Kill Shot

If there was a game that could be classified as a controlled substance, Call of Duty would be that game; It’s digital crack. It seemed that after selling a gazillion trillion copies of Call of Duty, that Activision adopted a “if it ain’t broke don’t fix it” philosophy. That is not the case with Black Ops II. This game is a total 360 from its predecessors.  

Since Call of Duty is an annual franchise, I typically know what to expect, unlike the Halo franchise, which releases every 2-3 years. After indulging myself in a marathon of the Black Ops II multiplayer, I realized that it is nothing like what I expected, and for the first time in a long time the game shows serious growth.



Right off the bat, I noticed that the gameplay has a much slower tempo than Black Ops I or Modern Warfare 3 (MW3). The perks “Last Stand,” “Steady Aim” and “Sleight of Hand” have all been removed from the game, so now we don’t have to worry about someone going H.A.M and killing the entire team and reloading faster than you can blink. With last stand getting the boot, you don’t have to worry about someone getting cheap kills because you shoot them fifty times in the face and they don’t die. Since these perks are no longer in the game, that means that something else had to take its place. Besides “Toughness,” which allows you to flinch less when getting shot, most of the new perks are the pro version of perks from the previous games.

For those who are familiar with Call of Duty and its load outs, this is where Black Ops II shows its evolution with the new load out system called “Pick 10.” The objective of Pick 10 is to maintain a balance among load outs, so nothing is overpowered or underpowered, like in the previous Call of Duty games. Pick 10 gives you more customization options, so if you want an assault rifle with multiple attachments, six perks, and a shotgun with a grip, you got it. Just don’t expect to have any grenades at your disposal.

With E-sports becoming more and more popular, Treyarch decided to capitalize on this by adding League Play. This is where all the pros and wanna be pros, go to play on a serious competitive level – not just for sh*ts and giggles. One cool thing about this mode is that you will have the ability to stream you matches via YouTube straight from your Xbox 360 or Playstation 3.

The Multiplayer is still that crinack, but it’s not perfect. Bullets still magically go around corners, there are no vehicles, and a lot of animation looks dated. But the minor tweaks and upgrades in Black Ops II gives the multiplayer portion a new feeling, which brings it back to its fun and addictive roots. I feel sorry for the girlfriends and wives around the globe who probably won’t be seeing Breaking Dawn Pt 2 this weekend because of this game.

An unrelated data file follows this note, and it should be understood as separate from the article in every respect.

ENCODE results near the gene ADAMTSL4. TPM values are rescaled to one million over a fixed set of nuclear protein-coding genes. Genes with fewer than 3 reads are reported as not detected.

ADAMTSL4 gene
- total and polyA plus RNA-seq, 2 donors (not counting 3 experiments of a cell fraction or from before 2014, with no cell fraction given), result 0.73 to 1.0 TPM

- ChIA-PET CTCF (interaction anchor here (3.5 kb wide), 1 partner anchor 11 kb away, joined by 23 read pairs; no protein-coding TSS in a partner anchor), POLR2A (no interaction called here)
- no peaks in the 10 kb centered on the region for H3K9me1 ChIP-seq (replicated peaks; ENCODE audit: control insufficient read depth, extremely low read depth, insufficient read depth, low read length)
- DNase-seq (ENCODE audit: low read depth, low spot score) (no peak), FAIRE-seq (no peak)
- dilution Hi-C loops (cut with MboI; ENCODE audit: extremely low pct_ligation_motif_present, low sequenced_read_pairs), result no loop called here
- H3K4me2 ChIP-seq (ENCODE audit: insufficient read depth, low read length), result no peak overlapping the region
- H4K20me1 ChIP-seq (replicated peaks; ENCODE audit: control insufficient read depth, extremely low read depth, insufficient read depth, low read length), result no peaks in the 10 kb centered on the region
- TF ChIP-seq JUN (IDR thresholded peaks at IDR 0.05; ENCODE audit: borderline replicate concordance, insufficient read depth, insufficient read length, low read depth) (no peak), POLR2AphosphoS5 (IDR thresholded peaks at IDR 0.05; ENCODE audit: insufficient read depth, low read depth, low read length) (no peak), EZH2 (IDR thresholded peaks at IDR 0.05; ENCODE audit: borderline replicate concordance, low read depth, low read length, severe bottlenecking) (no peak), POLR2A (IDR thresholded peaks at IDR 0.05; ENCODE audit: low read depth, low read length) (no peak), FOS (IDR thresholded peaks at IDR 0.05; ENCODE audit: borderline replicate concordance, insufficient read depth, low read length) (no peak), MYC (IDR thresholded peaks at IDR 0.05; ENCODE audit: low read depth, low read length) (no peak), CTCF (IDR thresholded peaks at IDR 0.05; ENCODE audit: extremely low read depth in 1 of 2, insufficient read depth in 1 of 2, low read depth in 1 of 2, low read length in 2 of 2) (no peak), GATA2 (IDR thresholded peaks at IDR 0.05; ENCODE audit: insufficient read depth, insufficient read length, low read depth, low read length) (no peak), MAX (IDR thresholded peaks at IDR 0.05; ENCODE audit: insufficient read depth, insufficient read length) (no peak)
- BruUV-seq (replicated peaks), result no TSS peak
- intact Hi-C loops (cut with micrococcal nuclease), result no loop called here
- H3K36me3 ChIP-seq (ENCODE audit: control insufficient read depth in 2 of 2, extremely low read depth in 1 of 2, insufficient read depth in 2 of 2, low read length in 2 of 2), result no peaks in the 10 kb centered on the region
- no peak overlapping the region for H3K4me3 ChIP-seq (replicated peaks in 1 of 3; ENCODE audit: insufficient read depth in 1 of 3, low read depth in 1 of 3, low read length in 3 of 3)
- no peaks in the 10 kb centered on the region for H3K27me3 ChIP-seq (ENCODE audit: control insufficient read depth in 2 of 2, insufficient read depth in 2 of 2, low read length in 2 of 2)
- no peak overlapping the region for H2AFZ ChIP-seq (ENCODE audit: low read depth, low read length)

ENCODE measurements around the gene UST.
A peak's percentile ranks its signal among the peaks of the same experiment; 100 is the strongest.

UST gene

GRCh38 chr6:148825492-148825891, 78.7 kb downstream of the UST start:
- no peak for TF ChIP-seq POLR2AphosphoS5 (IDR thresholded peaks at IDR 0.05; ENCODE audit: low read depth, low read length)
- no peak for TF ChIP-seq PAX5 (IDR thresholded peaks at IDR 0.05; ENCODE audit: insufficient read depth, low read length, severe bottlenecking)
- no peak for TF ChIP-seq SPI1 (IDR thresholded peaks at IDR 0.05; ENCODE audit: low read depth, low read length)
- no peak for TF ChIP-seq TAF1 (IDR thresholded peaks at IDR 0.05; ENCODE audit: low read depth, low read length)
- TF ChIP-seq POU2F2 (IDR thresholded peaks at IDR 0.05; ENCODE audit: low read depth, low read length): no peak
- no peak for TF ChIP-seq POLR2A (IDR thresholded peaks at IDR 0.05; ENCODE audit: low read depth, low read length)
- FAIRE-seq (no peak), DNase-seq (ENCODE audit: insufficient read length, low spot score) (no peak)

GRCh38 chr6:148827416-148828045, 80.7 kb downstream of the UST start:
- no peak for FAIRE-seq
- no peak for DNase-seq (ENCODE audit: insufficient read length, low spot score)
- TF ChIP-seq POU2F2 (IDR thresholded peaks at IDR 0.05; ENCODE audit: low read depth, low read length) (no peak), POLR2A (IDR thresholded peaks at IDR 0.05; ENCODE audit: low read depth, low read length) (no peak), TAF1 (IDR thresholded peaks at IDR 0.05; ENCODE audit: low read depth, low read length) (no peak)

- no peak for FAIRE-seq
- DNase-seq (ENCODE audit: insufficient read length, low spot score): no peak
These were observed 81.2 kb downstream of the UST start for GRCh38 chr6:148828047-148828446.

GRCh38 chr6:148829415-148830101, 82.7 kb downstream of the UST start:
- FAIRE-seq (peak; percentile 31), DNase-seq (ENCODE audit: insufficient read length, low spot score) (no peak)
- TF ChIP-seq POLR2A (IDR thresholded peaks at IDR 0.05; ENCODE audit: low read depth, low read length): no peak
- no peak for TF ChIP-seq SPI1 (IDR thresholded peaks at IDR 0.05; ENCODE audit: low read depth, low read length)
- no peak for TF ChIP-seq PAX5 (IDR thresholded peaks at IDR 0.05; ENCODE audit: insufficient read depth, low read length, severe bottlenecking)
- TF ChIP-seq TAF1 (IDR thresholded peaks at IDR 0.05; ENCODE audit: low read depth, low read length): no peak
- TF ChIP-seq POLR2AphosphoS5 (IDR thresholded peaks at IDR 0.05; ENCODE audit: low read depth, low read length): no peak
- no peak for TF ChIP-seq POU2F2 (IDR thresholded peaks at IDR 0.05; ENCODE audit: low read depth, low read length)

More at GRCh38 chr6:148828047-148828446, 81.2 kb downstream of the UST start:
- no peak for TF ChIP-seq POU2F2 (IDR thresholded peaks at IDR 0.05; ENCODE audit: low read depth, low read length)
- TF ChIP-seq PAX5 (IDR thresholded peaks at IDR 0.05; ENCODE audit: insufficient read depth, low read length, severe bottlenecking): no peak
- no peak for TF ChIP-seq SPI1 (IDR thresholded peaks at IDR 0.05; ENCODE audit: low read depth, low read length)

Black Ops II does not short you in the amount of chaos you can bring. With all the futuristic guns, this is nothing like i've seen in any other game. Two of the illest attachments for your gun is the Target Finder and the Millimeter Scanner, or MMS for short. The Target Finder scans the area and puts a red square around enemies, and the MMS is an X-ray scope. No matter if you’re the patient type who can sit back, chill and take somebody’s head off from across the map, or if you’re the Rambo type who sprays and prays, there is a gun for everybody.



Zombies are as synonymous with gaming as the Whopper is to Burger King. This is a mode that is a best played with friends. That’s where it shows its strength, and the dialogue between characters gives it a Planet Terror feel. So, before the Zombie apocalypse happens and all hell breaks loose, it’s best to get some practice in early.



Honestly, I didn’t even finish the campaign for MW3, it became too boring, and was predictable and linear. I was expecting the same thing for Black Ops II, but like the multiplayer I was wrong. When you first crank the game up, it gives you one of the most intense and emotional intros I’ve ever seen in a game. It starts off with a brother trying to save his sister in a warehouse fire, I’m not going to go into the details about it, but it made me want to turn up on whoever did it.

Black Ops II is set in both the 1980's and in 2025 (the Mayans were wrong). The main character in Black Ops II is David Mason, the son of the main character from the first Black Ops, Alex Mason. The storyline of both games are connected, so I suggest you play Black Ops 1 (plus Ice Cube is in the first game). Like any war game, you’re either trying to stop somebody from destroying the world or taking over the world, or both. In this case, it’s all about revenge. Remember the boy I mentioned earlier who was trying to save his sister from a house fire? His name is Raul Menendez and he hates the U.S.A. The fire wasn’t an accident: the American owner set the fire on purpose so he could claim the Insurance money, and the fire left his sister crippled. Since then, America and capitalism is that sh*t he don’t like.

The good thing about the campaign is that it allows you to take your own load outs into the mission. No more preset guns, so if you want to take a sniper throughout the whole mission, go for it, although the game does recommend the type of gun you should take on your mission. In no way, shape or form is this campaign linear, and everything that you do in the game has some type of impact later on or during the campaign – sometimes during the same mission. Besides Call of Duty 4, this campaign is the best one in the series. It's very well written, engaging, and it got my emotions involved. Any time a game gets your emotions involved it’s a winner. If Call of Duty: Black Ops II was a movie, it would clean up at the Oscars.

Back to top